- Name That Tune featured many unusual buzzer sound effects throughout its run, especially in the Lange version. In the pilot episodes, the buzzers have a spacey "warbling" effect during the upfront game, then have a different effect (similar to an electronic telephone ring) during the Golden Medley. When the actual season began on Lange's version, they alternated between these effects and several versions of the "phaser" type sound used for most of this season (however, only one effect was used per episode). At about the same time the format for Melody Roulette was changed, the buzzer effects changed again slightly, but the difference is only noticeable to those listening for it. Also on the Lange version, there were three sets of two podiums each with different colors; during Melody Roulette, the scoreboards were red and the ring-in lights were pink, while Tune Topics had dark blue scoreboards and light blue ring-in lights. In Bid-a-Note, the scoreboards were brown, and the ring-in lights (only seen during the tie-breaker) were sort of pale blue, though earlier tapings had the scoreboards & ring-in lights dark and light yellow, respectively.
- When a contestant lost the Golden Medley in the Lange version, some of the lights on the show's large logo between the main stage and the orchestra remained steady while the credits rolled; a bonus win resulted in a full flashing "animation" of the logo.
- A $100,000 win in the Kennedy version resulted in every kind of siren imaginable going off and the set lights flashing wildly. In the Lange version, there were no sound effects; however, strobe lights would go off, followed by streamers descending in a curtain from the frame of the show's logo, and finally enough confetti and multi-colored balloons being released from various spots in the ceiling to nearly smother the host, contestants, and audience. In addition, the new Pontiac Fiero would roll in, sometimes with a second "avalanche" of the stuff mentioned above.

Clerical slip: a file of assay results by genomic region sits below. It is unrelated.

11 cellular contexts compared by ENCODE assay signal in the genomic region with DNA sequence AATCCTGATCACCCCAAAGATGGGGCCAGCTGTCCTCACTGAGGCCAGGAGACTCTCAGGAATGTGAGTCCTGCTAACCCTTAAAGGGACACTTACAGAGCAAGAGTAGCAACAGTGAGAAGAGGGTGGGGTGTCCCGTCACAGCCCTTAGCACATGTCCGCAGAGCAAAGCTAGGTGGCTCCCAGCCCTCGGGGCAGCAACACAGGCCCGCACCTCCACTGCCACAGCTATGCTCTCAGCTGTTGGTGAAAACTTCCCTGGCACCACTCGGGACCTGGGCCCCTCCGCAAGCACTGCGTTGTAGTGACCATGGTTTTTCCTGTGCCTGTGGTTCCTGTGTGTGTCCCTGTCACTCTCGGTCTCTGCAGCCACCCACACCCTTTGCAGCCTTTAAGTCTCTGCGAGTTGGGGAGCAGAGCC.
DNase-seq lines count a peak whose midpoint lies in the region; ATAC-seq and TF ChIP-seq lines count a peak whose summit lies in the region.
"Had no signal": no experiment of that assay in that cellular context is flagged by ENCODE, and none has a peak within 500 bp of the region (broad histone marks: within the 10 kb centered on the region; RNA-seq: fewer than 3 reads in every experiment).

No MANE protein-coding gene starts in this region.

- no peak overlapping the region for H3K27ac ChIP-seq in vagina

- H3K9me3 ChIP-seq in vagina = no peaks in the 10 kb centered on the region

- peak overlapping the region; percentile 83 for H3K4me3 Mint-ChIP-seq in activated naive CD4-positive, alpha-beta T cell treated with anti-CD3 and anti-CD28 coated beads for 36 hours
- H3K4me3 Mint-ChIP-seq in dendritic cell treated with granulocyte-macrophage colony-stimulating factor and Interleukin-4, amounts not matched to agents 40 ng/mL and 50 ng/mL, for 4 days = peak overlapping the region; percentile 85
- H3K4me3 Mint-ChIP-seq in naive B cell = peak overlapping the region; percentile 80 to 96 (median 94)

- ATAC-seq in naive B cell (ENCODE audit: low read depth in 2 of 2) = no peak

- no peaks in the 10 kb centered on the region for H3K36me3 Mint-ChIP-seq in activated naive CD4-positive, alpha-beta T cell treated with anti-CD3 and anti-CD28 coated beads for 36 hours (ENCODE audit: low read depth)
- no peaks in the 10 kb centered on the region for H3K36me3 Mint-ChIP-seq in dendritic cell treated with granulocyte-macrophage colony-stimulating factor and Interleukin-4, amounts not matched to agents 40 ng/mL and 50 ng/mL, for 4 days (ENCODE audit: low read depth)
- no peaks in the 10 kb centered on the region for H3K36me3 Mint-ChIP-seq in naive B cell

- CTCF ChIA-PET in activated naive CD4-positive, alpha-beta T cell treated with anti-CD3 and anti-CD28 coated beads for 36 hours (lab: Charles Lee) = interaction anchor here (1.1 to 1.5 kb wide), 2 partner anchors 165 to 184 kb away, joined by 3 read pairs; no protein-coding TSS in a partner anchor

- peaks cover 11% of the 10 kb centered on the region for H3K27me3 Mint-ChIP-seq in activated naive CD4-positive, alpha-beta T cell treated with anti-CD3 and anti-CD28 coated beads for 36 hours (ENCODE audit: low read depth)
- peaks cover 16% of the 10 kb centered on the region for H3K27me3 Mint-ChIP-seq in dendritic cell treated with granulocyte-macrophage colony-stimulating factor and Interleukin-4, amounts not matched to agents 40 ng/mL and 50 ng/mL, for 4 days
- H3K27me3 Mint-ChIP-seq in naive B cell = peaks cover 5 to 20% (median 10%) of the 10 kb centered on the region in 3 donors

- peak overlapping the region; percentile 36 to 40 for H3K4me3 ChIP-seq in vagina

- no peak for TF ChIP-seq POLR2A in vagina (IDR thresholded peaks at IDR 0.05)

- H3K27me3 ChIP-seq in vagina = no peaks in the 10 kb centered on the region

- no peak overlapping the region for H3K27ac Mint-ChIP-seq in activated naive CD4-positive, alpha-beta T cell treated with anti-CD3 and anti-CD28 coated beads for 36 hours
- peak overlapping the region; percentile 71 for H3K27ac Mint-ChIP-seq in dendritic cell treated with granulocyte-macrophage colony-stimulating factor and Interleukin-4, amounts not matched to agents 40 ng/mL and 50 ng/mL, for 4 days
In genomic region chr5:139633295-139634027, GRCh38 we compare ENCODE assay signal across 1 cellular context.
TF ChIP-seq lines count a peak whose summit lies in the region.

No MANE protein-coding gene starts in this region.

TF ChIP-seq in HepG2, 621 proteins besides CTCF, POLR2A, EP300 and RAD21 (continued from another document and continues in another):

"Listen (very) carefully, and Name That Tune." - Name That Tune host.
"We're gonna play Melody Roulette for 10 points, Tune Topics for 10 points, then Bid-a-Note for 20. Whoever's ahead at the end goes on to the Golden Medley. If you name seven tunes in 30 seconds, you will play in our monthly Tournament of Champions for over $100,000 cash and prizes." - Jim Lange
"Well be back to play Tune Topics for 10 points, Bid-a-Note for 10 points, the Golden Medley Showdown for 20 points. The winner, one of these two people, will get $100,000 in cash and prizes. Who will it be? We'll find out right after this." - Jim Lange (at the start first commercial break during the Semi-Final Tournament)
"We're gonna play Melody Roulette for 10 points, Tune Topics for 10 points, then Bid-a-Note for 20, and then the Golden Medley Showdown for 40 points, and the winner takes it all." - Jim Lange (during the Tournament Finals)